Put your phone away when I'm talking to you. Don't text while you're driving -- not even at red lights. Stop posting photos of me without my permission.
These are some of the rules for Internet and smartphone use that kids would set for their parents, according to a new study by researchers at the University of Washington and University of Michigan.
The researchers surveyed 249 families with children between the ages of 10 and 17 about their household's most important technology rules and expectations, as well as what made those rules easier or harder to follow.
The paper -- which is among the first to explore children's expectations for parents' technology use -- was presented in March at the Association for Computing Machinery's conference on Computer-Supported Cooperative Work and Social Computing in San Francisco. The surveys revealed kids' feelings about fairness and "oversharing," the most effective types of technology rules and families' most common approaches.
"Managing kids' technology use was once much easier for parents -- they switched off the television when a show was over or kept an eye on kids as they used the family computer in the living room," said lead author Alexis Hiniker, a UW doctoral student in Human Centered Design and Engineering. "But now that so many family members have phones with them at all times, it's become harder and harder to set those boundaries."
When researchers asked kids what technology rules they wished their parents would follow -- a less common line of inquiry -- the answers fell into seven general categories:
"Twice as many children as parents expressed concerns about family members oversharing personal information about them on Facebook and other social media without permission," said co-author Sarita Schoenebeck, assistant professor in the University of Michigan's School of Information. "Many children said they found that content embarrassing and felt frustrated when their parents continued to do it."
The study also examined which types of household rules were more or less difficult to enforce. Families reported that rules prohibiting certain technology or social media uses entirely -- such as no using Snapchat or banning a particular video game -- were easier to follow and enforce than rules that aim to prevent technology use in certain situations -- such as no phones at church or no texting with friends after a certain time.
"We were surprised to find that when mom and dad say 'you can't be on Instagram' it's easier for kids to accept and stick to that rule than when they say 'you can be on Instagram but you have to put it away at dinner,'" said Hiniker. "As a teenager, I think I would have been happier in a world where I got to be on Instagram at least some of the time, but that really seemed to be a struggle for families."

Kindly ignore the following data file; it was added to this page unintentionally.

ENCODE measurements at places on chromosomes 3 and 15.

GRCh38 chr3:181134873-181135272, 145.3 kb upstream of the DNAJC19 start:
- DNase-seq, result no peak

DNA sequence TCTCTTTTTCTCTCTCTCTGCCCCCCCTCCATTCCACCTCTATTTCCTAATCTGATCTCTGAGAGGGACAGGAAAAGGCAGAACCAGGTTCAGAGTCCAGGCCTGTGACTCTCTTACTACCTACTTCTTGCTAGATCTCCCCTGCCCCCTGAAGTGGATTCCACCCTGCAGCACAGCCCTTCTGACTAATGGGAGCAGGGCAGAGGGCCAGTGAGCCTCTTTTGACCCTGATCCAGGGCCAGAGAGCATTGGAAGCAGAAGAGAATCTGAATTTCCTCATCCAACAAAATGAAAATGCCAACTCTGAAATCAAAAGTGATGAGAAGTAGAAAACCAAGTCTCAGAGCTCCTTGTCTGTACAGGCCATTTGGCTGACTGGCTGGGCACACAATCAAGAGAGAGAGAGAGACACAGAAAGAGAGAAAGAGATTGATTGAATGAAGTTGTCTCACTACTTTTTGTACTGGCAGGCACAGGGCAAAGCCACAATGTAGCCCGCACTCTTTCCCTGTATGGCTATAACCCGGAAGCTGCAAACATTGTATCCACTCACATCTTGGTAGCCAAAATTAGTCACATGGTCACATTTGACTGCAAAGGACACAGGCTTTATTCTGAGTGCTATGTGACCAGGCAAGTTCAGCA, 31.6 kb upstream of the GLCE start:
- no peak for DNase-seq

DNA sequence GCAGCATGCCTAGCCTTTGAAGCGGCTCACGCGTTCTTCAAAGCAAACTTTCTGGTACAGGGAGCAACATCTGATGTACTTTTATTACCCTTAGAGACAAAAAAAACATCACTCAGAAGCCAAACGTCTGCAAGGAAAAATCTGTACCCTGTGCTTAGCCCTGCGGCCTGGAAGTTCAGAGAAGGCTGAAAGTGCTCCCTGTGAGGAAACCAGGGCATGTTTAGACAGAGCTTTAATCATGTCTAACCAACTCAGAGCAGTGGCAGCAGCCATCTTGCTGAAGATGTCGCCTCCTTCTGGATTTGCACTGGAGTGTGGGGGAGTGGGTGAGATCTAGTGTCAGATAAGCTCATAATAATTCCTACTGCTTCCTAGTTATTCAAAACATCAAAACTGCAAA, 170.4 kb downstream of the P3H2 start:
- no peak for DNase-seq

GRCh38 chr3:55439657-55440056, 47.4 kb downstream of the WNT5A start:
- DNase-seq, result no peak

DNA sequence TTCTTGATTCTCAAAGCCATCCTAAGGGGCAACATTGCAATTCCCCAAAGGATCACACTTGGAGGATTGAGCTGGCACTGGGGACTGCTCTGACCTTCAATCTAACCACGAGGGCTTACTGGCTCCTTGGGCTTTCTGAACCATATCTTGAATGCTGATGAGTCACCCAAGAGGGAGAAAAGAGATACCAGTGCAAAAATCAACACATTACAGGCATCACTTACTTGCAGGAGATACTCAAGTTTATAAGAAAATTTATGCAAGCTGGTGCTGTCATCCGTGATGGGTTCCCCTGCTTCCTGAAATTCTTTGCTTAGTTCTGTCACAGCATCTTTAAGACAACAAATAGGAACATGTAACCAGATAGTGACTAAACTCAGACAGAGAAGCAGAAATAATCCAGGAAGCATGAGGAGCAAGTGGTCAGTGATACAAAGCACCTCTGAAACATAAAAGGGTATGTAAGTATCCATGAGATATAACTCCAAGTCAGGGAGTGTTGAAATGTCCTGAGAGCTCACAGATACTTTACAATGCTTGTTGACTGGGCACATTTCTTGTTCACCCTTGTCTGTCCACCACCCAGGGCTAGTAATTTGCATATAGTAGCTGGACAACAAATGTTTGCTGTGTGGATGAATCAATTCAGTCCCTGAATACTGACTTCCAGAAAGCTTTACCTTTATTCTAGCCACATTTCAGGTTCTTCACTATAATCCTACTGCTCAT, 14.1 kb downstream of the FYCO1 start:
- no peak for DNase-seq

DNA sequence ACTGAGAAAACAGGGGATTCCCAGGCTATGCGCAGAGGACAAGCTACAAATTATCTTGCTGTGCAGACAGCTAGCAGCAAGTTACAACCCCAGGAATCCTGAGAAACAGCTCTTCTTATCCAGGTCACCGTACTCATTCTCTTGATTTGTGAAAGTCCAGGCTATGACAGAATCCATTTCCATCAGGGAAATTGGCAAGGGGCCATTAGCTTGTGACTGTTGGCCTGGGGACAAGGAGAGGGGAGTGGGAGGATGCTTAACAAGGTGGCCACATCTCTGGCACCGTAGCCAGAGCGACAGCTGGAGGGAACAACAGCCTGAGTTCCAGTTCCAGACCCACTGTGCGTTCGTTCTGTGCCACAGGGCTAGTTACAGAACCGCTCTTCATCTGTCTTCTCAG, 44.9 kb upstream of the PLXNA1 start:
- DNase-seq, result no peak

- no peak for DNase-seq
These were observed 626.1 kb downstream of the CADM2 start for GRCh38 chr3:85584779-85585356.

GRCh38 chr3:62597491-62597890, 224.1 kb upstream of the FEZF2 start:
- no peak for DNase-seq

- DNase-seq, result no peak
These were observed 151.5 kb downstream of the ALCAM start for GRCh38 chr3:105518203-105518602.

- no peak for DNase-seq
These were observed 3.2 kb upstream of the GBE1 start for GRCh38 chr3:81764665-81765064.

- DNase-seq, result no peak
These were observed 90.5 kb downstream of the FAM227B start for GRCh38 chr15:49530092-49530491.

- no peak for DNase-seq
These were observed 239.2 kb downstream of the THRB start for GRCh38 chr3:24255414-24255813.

The most common expectation cited by children revolved around "being present" in certain social settings, such as when a family member was talking or during meals or when they were involved in certain activities. Parents, on the other hand, tended to prioritize privacy rules to prevent children from putting themselves at risk by disclosing personal information online.
Most of the nearly 500 different technology rules reported by families fell into one of a dozen categories, which included:
While parents tended not to be concerned about different rules for parents and children, many kids saw that as hypocritical. Children also found it easier to follow household technology rules when families had developed them collectively and when parents lived by them as well.
The fact that both children and parents reported so much difficulty with rules that require family members to simply put their phones down in certain circumstances points to missed opportunities for app and device designers to recognize those consumer needs, the researchers said.
Technical fixes to help users find more balance might include everything from a "family time" button that disables notifications for 30 minutes to news feeds that provide opportunities to digest content in smaller chunks to video streaming that doesn't automatically start playing a new episode once the last one stops.
The research suggests that if parents find that a particular app or social media site is too difficult for their kids to disengage from, the simpler solution is to make it off-limits.
"If app and device designers were more open to fostering healthy technology habits, they probably would make their current customers happier," said co-author Julie Kientz, UW associate professor of Human Centered Design and Engineering. "And they might bring in more families who've decided the rule is not to use it at all."
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